There is a housing shortage for insects that live in old hollow trees. Coarse hollow trees are red-listed and habitat for about 200 red-listed species. In Sweden, oak is the most important tree because oak can reach the highest age and form most hollow trees. It takes up to 150-200 years before some insects move into a hollow tree. To increase the insects’ chance of survival, new homes are made artificially, so-called mulchboxes.
In the project, the core has been to give back to nature instead of taking away from it with recycling and regenerative design as a method. By building mulch boxes only on waste materials which then become regenerative because they not only reduce the environmental impact but restore and rebuild. The purpose of the project is to challenge the prevailing consumer society and allow conversations about biodiversity and ecosystems to take place.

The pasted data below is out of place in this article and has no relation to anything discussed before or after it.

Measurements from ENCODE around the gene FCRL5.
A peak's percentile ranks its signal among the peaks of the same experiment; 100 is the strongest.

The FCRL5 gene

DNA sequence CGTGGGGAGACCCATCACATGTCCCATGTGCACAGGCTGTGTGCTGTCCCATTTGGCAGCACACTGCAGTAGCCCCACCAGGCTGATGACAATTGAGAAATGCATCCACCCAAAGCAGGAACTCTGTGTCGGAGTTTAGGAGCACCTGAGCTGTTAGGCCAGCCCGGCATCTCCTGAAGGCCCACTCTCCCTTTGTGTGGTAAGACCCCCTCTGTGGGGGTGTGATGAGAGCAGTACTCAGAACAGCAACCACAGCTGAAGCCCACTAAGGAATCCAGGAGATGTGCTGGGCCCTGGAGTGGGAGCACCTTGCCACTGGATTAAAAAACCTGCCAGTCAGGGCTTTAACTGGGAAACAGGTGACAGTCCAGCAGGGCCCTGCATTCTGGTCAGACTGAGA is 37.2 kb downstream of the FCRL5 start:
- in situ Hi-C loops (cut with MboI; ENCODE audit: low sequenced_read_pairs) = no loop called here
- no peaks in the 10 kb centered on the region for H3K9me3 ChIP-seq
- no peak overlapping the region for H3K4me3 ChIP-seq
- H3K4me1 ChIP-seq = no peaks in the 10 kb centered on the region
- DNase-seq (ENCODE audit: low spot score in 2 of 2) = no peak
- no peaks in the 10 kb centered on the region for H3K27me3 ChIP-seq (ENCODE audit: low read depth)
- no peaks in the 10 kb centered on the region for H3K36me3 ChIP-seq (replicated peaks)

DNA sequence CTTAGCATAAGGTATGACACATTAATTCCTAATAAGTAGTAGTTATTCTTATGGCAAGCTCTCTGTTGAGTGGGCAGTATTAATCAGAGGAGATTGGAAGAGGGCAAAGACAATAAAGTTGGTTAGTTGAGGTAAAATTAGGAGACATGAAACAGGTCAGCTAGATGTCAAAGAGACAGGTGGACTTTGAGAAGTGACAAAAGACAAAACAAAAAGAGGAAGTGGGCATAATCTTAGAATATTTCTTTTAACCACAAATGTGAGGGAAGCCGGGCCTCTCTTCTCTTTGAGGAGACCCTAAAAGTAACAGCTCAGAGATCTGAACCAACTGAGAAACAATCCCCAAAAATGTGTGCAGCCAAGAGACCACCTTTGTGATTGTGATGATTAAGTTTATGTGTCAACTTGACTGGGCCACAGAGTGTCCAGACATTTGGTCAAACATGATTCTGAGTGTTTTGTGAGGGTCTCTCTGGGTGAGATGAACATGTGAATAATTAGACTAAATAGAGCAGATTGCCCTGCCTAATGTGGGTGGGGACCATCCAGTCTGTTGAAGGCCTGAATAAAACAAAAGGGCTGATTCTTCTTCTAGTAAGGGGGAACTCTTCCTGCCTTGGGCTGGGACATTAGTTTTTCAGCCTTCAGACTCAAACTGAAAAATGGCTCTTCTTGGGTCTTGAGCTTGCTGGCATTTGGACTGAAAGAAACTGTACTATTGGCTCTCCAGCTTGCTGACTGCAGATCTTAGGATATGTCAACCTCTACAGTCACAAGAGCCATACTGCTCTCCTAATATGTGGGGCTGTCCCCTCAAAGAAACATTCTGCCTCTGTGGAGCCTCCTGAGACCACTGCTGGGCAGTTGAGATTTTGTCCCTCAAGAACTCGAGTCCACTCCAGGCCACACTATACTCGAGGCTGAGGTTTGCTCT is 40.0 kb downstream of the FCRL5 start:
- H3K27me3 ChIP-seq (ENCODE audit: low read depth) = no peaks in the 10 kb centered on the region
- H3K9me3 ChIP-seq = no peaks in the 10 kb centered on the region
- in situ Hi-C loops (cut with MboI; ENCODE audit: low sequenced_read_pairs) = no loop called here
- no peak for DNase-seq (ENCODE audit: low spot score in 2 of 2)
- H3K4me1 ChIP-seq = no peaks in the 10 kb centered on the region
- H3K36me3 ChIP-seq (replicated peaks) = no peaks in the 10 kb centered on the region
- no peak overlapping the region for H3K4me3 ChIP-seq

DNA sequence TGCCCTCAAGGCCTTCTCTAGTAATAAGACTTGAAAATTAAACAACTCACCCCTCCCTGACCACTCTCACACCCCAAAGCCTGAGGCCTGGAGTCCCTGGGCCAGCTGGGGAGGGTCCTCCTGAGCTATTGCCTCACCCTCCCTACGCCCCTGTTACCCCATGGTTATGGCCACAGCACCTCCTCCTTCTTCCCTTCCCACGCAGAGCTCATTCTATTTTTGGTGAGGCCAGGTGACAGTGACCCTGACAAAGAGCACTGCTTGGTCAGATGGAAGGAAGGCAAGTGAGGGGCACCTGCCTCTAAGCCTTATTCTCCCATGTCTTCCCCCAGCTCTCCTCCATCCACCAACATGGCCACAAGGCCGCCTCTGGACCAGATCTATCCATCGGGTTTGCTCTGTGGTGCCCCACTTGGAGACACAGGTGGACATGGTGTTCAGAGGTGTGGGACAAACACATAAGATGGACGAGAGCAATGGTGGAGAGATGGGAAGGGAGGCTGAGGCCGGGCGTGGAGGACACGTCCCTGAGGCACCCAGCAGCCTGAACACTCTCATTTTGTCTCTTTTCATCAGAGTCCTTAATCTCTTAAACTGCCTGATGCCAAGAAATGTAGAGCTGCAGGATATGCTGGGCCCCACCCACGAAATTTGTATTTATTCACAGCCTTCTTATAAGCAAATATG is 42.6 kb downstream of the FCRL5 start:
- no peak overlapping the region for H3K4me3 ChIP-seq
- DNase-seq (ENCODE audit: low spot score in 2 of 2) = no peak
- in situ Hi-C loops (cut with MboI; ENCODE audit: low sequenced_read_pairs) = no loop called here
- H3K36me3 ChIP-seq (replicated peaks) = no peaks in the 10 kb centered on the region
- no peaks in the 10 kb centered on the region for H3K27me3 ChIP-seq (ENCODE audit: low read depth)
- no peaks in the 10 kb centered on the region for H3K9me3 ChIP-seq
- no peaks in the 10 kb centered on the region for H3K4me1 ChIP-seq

The work resulted in two different parts, an interactive installation and a building kit. In the installation, you are invited to play and with curiosity study an insect’s home. The kit is made as a conversation piece where activity and making leads to conversations about sustainability and the human environmental footprint. Through the mulch box, the project has tried to create a story about housing shortages and biodiversity to increase the interest in taking care of nature instead of destroying it.